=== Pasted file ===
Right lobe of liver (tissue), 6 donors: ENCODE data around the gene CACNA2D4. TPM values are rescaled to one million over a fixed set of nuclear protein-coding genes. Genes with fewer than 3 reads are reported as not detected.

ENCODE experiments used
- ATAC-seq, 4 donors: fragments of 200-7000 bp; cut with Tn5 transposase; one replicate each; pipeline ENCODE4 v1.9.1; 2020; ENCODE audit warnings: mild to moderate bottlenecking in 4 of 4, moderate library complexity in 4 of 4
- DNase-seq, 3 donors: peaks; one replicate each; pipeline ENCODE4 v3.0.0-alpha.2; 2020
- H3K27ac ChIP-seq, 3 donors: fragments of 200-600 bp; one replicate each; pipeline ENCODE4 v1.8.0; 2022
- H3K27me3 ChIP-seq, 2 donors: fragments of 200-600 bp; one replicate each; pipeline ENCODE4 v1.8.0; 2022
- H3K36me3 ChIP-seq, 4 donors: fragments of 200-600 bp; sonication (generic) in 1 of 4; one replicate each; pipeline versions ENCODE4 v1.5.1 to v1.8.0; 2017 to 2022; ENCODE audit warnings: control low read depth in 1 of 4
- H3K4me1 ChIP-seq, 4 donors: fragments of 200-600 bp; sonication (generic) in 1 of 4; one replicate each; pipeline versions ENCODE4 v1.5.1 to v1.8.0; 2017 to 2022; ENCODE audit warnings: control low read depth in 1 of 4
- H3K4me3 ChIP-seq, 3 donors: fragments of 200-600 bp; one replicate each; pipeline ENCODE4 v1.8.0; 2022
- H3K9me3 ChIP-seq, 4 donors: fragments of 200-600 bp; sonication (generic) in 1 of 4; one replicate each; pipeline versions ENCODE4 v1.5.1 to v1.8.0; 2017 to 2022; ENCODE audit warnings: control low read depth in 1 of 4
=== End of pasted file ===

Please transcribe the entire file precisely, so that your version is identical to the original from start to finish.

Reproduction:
Right lobe of liver (tissue), 6 donors: ENCODE data around the gene CACNA2D4. TPM values are rescaled to one million over a fixed set of nuclear protein-coding genes. Genes with fewer than 3 reads are reported as not detected.

ENCODE experiments used
- ATAC-seq, 4 donors: fragments of 200-7000 bp; cut with Tn5 transposase; one replicate each; pipeline ENCODE4 v1.9.1; 2020; ENCODE audit warnings: mild to moderate bottlenecking in 4 of 4, moderate library complexity in 4 of 4
- DNase-seq, 3 donors: peaks; one replicate each; pipeline ENCODE4 v3.0.0-alpha.2; 2020
- H3K27ac ChIP-seq, 3 donors: fragments of 200-600 bp; one replicate each; pipeline ENCODE4 v1.8.0; 2022
- H3K27me3 ChIP-seq, 2 donors: fragments of 200-600 bp; one replicate each; pipeline ENCODE4 v1.8.0; 2022
- H3K36me3 ChIP-seq, 4 donors: fragments of 200-600 bp; sonication (generic) in 1 of 4; one replicate each; pipeline versions ENCODE4 v1.5.1 to v1.8.0; 2017 to 2022; ENCODE audit warnings: control low read depth in 1 of 4
- H3K4me1 ChIP-seq, 4 donors: fragments of 200-600 bp; sonication (generic) in 1 of 4; one replicate each; pipeline versions ENCODE4 v1.5.1 to v1.8.0; 2017 to 2022; ENCODE audit warnings: control low read depth in 1 of 4
- H3K4me3 ChIP-seq, 3 donors: fragments of 200-600 bp; one replicate each; pipeline ENCODE4 v1.8.0; 2022
- H3K9me3 ChIP-seq, 4 donors: fragments of 200-600 bp; sonication (generic) in 1 of 4; one replicate each; pipeline versions ENCODE4 v1.5.1 to v1.8.0; 2017 to 2022; ENCODE audit warnings: control low read depth in 1 of 4